If you are wondering what bicycle size to buy for your kid, this article may help you.
Table Of Contents (T.O.C.):
- Introduction and older kids 🙂
- Bicycle size for smaller children
- The first bicycle (if the child doesn’t know how to ride)
1. Introduction and older kids 🙂
For bicycles for grownups, manufacturers usually provide a chart with recommended frame size for a given rider height (for every model they are offering). Depending on the bicycle model (and whether it is a bike “for women”), the smallest frame size offered is for riders that are 150, or even 160 cm high (over 5 feet imperial).
For kids that are still too young for these charts to be useful, I will explain below how to pick the right bicycle size.
The charts usually look like this:
Many bike sellers will give the seat tube length info. That information is practically useless today. I’ve explained here why seat tube length is imprecise (and what effective top-tube length is).
So, if your child is tall enough that you can find a suitable model for grownups, just stick to the manufacturer’s sizing charts and you’re good.
2. Bicycle size for smaller children
For smaller kids, there usually aren’t different frame sizes of the same model. With small kids’ bikes, the bike size is determined by the wheel size. Bikes with smaller wheels have matching smaller frames, while bikes with larger wheels have larger frames.
Bicycle wheel size is usually expressed in inches (though that is often misleading – for details see: bicycle tyre and wheel size standards explained). Here’s a list of recommended kids’ bike wheel sizes depending on the child’s age and height:
|2 – 3 years old||80 – 100 cm|
2′ 8″ – 3′ 4″
203 mm ISO ETRTO
|3 – 4 years old||95 – 110 cm|
3′ 1″ – 3′ 7″
254 mm ISO ETRTO
|4 – 5 years old||105 – 125 cm|
3′ 6″ – 4′ 1″
305 mm ISO ETRTO
|5 – 8 years old||120 – 135 cm|
4′ – 4′ 5″
406 mm ISO ETRTO
|8 – 10 years old||130 – 145 cm|
4′ 4″ – 4′ 9″
507 mm ISO ETRTO
|10+ years old||140+ cm|
4′ 7″ +
559 mm ISO ETRTO
The table is just a rough guide. Depending on how tall the child is, the child’s riding experience and motor skills, you may go with a larger size sooner. Likewise, it’s not the end of the world if the kid rides a bike that is a “half size smaller” than optimal.
Similar goes if your child is in between two bike sizes. If the child is brave and confident (experienced with cycling), they will handle a larger bike. You must judge this by yourself and decide.
My first bike when I was 3 years old had 16″ wheels, the next was my father’s 20″ city bike, and only at the age of 13 did I buy my first 26″ wheel MTB – and my brothers and sisters, and my son, went through similar “size mismatches” without any problems.
You can buy used bikes, and kids can inherit bikes that are too small for their older sisters and brothers.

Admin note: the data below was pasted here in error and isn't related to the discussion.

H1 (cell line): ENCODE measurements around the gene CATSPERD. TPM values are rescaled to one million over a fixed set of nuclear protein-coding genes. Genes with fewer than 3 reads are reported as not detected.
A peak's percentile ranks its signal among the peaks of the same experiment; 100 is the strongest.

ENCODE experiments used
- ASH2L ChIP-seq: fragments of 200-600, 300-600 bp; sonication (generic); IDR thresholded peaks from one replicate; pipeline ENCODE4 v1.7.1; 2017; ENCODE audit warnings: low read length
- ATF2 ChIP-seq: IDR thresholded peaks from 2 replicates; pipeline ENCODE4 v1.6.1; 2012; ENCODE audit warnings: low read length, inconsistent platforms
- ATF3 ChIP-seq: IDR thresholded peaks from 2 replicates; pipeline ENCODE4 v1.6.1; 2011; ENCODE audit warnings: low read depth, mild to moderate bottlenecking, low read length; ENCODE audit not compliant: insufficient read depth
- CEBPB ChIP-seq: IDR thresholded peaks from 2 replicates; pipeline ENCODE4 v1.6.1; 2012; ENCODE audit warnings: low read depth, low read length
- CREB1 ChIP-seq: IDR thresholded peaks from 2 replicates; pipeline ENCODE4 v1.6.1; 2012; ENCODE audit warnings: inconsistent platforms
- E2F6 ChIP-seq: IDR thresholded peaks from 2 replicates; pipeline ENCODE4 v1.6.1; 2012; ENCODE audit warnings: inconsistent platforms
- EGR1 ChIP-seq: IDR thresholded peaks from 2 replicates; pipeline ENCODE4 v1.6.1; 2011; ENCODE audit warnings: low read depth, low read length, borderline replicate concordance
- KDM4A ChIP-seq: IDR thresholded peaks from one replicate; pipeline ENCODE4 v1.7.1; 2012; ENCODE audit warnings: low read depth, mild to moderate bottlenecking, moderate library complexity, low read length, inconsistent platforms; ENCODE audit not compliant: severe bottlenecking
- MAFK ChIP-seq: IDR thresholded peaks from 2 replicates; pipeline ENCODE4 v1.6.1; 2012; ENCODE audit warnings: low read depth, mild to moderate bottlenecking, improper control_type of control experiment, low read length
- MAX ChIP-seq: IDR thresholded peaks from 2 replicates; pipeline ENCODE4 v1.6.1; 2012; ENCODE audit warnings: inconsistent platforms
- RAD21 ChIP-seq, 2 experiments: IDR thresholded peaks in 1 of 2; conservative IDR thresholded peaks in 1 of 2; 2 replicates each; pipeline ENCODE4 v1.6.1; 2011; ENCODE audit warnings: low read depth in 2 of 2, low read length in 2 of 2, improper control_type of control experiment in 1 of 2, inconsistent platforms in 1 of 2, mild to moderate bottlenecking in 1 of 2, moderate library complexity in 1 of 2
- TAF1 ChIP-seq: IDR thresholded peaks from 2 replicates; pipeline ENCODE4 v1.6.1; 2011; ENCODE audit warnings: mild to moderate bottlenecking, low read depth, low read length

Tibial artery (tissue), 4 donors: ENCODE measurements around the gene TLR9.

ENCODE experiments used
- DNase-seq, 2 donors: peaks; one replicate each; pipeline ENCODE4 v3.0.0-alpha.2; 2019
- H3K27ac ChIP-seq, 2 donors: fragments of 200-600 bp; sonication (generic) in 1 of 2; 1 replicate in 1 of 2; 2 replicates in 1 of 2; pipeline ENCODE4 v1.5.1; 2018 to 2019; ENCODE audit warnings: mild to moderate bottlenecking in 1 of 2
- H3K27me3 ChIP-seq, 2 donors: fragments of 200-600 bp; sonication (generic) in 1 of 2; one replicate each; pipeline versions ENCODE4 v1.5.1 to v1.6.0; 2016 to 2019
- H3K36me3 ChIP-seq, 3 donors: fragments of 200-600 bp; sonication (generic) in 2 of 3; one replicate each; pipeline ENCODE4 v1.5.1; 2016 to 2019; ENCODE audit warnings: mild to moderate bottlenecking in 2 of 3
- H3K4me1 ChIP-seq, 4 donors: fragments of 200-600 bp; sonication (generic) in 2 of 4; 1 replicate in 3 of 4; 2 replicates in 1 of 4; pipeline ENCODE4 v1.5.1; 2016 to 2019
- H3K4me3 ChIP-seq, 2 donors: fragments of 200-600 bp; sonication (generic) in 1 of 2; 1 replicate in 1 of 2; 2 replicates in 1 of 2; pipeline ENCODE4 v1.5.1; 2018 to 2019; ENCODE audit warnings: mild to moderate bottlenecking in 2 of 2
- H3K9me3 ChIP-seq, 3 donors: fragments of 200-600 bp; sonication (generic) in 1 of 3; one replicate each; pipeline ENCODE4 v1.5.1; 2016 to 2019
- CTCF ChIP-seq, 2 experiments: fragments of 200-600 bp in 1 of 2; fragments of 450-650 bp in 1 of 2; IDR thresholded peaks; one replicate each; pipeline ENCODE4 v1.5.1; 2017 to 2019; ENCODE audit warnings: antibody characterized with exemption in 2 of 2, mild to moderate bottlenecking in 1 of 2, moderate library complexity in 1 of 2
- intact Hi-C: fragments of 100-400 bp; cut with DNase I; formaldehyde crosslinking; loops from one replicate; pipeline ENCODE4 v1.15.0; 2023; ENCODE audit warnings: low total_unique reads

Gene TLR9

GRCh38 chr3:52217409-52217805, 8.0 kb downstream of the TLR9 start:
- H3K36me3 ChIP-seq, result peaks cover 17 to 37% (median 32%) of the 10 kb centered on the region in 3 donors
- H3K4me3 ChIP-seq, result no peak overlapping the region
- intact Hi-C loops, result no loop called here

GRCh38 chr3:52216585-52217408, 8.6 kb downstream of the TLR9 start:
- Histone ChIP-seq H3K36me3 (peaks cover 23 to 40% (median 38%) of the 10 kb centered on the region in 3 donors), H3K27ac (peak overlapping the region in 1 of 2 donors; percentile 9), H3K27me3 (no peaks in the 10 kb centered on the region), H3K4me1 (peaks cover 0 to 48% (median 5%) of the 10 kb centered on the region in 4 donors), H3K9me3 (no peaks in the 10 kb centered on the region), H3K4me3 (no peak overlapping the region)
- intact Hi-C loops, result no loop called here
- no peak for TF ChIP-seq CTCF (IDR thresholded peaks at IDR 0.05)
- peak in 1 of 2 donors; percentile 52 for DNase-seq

I did not include 10″ wheel balance bikes – they can be suitable for small children below 2 full years of age if they can’t fit comfortably on a 12″ wheel balance bike.
Starting with the 20″ wheel size, it is easier to find bikes with gears – which is good for riding on hilly terrain.
“Relja, you senile man, you forgot the 18-inch sized wheels?!?”
I personally don’t see the point of that wheel (and bike) size. Based on my experience, even 14″ size is questionable. You can easily go from 12″ over 16″ straight to 20″ (and after that straight to 26″).
Most bicycles offer a wide range of saddle and handlebar height adjustments to make it needless to buy every size in between as the child grows. Also, the tyre selection for 14″ and 18″ sized wheels is pretty thin in my country at least (it’s a hassle finding spares).
Here-given recommendations refer to bicycles made and sold as “for children.” There are bicycles with 20″ or 26″ wheels with frame sizes designed for people that are 6 feet tall. When that is the case, the manufacturer usually notes which frame size is suitable for which range of rider heights.
3. The first bicycle (if the child doesn’t know how to ride)
If the child is small enough for a balance bike (small bike without pedals, usually with 10″, 12″ or 14″ wheels), that’s the best way to quickly learn how to ride all on its own.
If the child is too big for such bikes, you can take a “normal” bike that is small enough for the child to put their whole foot down (flat) while seated in the saddle. Remove the pedals and let the child ride by pushing the bike from the saddle, and learn how to keep balance.
Very often, on the very first afternoon, you can mount one pedal back, and let the child start by pushing on the pedal. After some more practice (again, often on the same day or the next), you can mount both pedals and let the child ride. 🙂
I wrote a separate article about why training wheels are harmful (and why you should never mount them).
It goes without saying that you should keep an eye on your child and practice in a safe environment (so, not on a motorway 🙂 ). And remember: a fall is just a short flight! 🙂
Check out my other bicycle buying guides:
- Road bicycle buying guide
- Mountain bicycle (MTB) buying guide
- Trekking bicycle buying guide
- City bicycle buying guide
- Commuting bicycle buying guide
- BONUS: Is it better to buy a new or a used bicycle?
- Kids’ bicycles – how to pick the right size?